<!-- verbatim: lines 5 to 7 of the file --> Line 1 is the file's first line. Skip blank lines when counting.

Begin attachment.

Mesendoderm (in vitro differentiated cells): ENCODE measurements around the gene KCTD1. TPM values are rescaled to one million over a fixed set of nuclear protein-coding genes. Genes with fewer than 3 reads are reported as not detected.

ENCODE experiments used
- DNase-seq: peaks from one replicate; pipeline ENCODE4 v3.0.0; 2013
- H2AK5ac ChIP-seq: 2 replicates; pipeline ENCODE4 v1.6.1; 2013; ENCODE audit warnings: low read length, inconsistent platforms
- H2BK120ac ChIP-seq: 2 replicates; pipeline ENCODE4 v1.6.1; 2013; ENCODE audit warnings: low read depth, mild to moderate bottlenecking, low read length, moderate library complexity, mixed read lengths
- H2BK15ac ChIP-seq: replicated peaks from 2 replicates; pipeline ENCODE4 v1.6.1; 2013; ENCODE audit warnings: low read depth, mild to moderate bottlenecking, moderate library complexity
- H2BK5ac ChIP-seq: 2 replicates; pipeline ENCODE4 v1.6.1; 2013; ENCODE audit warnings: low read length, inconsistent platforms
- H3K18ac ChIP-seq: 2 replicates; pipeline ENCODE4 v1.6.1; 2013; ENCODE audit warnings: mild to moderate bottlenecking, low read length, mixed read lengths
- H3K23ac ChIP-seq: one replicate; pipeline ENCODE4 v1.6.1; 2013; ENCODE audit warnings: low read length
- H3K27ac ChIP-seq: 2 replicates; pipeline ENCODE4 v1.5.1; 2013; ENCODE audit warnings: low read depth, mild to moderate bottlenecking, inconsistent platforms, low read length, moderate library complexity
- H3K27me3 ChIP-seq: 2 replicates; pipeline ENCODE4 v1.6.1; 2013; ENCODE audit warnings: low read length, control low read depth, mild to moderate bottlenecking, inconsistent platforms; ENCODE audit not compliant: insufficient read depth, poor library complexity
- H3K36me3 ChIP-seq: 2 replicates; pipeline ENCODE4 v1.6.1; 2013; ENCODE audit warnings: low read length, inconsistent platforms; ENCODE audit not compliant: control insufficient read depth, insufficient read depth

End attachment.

- H2BK120ac ChIP-seq: 2 replicates; pipeline ENCODE4 v1.6.1; 2013; ENCODE audit warnings: low read depth, mild to moderate bottlenecking, low read length, moderate library complexity, mixed read lengths
- H2BK15ac ChIP-seq: replicated peaks from 2 replicates; pipeline ENCODE4 v1.6.1; 2013; ENCODE audit warnings: low read depth, mild to moderate bottlenecking, moderate library complexity
- H2BK5ac ChIP-seq: 2 replicates; pipeline ENCODE4 v1.6.1; 2013; ENCODE audit warnings: low read length, inconsistent platforms